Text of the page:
KINGMAN – The Laughlin River Regatta was canceled in 2017 because of trash problems, but came off clean over the weekend, a Mohave County official said Tuesday.
Steve Latoski, director of Public Works, credited Marnell Gaming for fulfilling its contractual obligations to leave Davis Camp in good condition following the annual regatta that drew about 10,000 revelers for a float down the Colorado River.
Anthony Marnell, president of Marnell Gaming, struck a deal in January with the Mohave County Board of Supervisors, promising to clean up Davis Park and staff the regatta with more cleanup crews.
“We knocked it out of the park,” Marnell said Wednesday during an interview with the Daily Miner. “We did everything we said we would and then some. It makes me feel proud.”
Marnell, who owns the Edgewater and Colorado Belle hotel and casino in Laughlin, said he watched the first floater get into the river and last floater get out, and he was most proud of the way they cleaned up after themselves. He saw one floater go back into the water after a plastic bottle got away, and heard floaters tell each other to pick up their trash.
“We can pick up trash. We’re smart and intelligent human beings. We’re not cavemen. I think it’s a positive message for the community. We can do that,” he said.
Latoski noted that past incidents of significant trash left behind by regatta participants occurred mostly around Bullhead City’s community park in 2016. That was the general location of people disembarking from the river.
“I am proud of our talented and dedicated Mohave County Parks staff, under Superintendent John Donovan, who gave working guidance where efficiencies could be gained in Marnell Gaming’s successful delivery of the regatta launch from Davis Camp,” Latoski said in an email to the Daily Miner.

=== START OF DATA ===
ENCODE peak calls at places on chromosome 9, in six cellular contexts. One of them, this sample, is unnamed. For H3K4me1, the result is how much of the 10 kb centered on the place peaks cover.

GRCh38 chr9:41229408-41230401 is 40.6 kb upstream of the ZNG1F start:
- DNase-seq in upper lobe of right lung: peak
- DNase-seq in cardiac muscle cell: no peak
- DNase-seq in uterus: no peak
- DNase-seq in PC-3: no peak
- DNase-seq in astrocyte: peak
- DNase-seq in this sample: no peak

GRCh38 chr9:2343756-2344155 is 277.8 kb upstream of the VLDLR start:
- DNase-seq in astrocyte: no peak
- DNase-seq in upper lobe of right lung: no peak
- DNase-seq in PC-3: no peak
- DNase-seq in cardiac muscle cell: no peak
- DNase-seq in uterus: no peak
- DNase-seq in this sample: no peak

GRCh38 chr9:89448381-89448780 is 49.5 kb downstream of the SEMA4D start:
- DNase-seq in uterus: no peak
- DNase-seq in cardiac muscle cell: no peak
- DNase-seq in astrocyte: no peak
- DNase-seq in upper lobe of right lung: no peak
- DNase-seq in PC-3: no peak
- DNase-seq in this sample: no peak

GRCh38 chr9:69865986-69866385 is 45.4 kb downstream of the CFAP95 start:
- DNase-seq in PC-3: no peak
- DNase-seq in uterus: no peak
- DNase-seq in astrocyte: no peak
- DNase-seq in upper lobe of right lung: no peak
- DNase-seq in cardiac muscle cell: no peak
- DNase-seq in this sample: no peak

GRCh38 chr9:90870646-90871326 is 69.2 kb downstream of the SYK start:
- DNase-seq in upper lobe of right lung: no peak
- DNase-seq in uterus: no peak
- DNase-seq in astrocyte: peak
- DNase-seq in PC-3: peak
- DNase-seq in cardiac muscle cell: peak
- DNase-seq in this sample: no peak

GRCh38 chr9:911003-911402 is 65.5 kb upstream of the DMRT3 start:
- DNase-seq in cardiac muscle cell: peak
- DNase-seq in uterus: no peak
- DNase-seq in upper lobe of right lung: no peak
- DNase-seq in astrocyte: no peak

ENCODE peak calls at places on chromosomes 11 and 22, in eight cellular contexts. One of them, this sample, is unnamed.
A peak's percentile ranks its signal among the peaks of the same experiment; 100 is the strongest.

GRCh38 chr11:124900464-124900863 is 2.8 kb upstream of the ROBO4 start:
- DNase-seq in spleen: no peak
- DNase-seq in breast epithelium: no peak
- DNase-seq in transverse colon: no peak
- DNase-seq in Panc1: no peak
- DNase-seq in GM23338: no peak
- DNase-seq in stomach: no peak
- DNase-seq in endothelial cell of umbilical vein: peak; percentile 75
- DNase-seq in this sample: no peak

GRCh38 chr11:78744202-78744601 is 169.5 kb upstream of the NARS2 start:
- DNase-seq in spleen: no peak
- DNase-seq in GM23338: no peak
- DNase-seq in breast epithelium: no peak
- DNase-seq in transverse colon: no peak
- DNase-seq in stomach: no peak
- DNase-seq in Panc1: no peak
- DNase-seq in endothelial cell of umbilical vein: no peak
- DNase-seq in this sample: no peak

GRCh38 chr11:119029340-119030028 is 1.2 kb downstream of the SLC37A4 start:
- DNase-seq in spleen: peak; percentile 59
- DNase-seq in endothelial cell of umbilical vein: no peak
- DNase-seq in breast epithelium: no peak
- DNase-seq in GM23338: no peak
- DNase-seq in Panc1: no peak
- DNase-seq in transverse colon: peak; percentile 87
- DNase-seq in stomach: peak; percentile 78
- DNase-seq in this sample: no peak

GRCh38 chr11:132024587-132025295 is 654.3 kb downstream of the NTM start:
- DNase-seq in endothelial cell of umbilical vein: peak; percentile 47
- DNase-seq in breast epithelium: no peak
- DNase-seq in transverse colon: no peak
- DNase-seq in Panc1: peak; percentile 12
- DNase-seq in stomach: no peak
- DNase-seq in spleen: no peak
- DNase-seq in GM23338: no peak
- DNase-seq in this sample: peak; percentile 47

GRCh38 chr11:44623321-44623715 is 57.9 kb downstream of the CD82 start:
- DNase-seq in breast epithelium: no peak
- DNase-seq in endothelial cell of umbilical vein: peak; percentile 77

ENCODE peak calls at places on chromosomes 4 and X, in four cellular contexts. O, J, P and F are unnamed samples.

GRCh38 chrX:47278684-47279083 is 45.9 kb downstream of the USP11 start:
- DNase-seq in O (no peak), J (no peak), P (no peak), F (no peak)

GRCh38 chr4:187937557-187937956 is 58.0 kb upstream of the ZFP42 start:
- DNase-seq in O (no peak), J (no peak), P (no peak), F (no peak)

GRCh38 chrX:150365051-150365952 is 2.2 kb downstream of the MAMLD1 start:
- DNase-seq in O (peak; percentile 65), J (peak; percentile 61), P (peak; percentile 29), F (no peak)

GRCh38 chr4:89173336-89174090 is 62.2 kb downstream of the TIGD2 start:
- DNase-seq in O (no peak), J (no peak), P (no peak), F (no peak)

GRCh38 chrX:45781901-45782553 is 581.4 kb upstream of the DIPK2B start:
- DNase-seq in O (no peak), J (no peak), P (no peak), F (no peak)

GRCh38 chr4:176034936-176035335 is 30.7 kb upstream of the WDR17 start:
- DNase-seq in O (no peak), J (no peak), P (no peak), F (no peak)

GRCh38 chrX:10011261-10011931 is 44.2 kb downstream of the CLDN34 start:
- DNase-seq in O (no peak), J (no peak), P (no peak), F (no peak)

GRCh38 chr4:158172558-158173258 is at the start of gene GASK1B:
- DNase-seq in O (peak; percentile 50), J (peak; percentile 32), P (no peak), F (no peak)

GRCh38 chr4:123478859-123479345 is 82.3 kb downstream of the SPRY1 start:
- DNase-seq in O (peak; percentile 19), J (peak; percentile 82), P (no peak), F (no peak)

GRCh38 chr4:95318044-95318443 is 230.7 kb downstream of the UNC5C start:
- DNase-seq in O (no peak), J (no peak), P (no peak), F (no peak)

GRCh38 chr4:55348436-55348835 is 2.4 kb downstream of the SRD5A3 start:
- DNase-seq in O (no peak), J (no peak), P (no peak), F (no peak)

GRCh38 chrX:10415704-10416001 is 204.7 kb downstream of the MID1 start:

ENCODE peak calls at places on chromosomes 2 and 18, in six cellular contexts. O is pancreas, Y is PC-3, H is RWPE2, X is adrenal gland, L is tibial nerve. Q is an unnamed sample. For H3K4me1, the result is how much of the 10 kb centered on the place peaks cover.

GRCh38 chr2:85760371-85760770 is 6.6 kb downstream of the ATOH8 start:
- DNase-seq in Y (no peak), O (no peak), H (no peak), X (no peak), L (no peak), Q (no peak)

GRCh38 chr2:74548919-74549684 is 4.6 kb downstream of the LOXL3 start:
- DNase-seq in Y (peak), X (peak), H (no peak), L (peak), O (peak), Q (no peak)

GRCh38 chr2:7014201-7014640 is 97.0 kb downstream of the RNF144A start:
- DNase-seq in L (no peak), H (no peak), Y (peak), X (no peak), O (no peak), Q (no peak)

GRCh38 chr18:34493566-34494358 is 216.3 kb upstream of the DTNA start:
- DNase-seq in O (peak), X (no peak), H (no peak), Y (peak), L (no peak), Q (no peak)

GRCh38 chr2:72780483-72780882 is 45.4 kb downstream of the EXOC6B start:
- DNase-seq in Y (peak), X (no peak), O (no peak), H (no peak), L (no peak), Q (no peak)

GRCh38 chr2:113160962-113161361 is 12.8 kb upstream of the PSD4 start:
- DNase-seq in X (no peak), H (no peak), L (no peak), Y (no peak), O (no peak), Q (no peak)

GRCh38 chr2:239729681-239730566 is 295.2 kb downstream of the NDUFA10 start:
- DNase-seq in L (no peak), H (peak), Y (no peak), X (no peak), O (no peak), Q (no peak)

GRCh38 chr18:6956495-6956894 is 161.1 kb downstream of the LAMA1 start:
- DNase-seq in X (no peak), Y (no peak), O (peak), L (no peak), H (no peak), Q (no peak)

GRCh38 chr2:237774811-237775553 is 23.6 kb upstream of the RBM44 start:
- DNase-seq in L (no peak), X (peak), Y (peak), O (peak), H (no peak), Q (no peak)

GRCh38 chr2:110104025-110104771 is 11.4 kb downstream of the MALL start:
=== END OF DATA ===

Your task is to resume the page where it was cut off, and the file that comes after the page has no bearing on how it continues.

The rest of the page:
Marnell’s rental agreement was to maintain Davis Camp through 6 p.m. Monday, which enabled Marnell to complete solid waste cleanup and removal through its contractor, Latoski said. Mohave County Parks was satisfied with the scope of Marnell’s solid waste management at Davis Camp throughout the regatta, he added.
Marnell agreed to pay $75,000 to Mohave County Parks for the rental of Davis Camp from Aug. 8-13, including a two-day cleanup. His contractors also picked up 3½ tons of garbage prior to the event, and the cleanup effort will continue throughout the year, he said.
Marnell dedicated 155 people to clean up the mess, including 40 people on boats, 20 people snorkeling and 20 people scuba diving to retrieve trash.
Attendance was down this year to an estimated 10,000, partly due to last year’s cancellation and also because some people felt the $65 ticket was too expensive.
That’s fine because the regatta got too big with some 30,000 floaters in 2016, Marnell said. A good number would be about 17,500.
One woman who attended the 2018 River Regatta posted on Facebook that it was a great event.
“The float was more expensive this year, but I think the folks who really cared about the event and the river were the ones that bought the tickets and kept the rift-raft (sic) out, but for sure the money was put to good use. Good job to all who organized the event and thank you,” the woman said.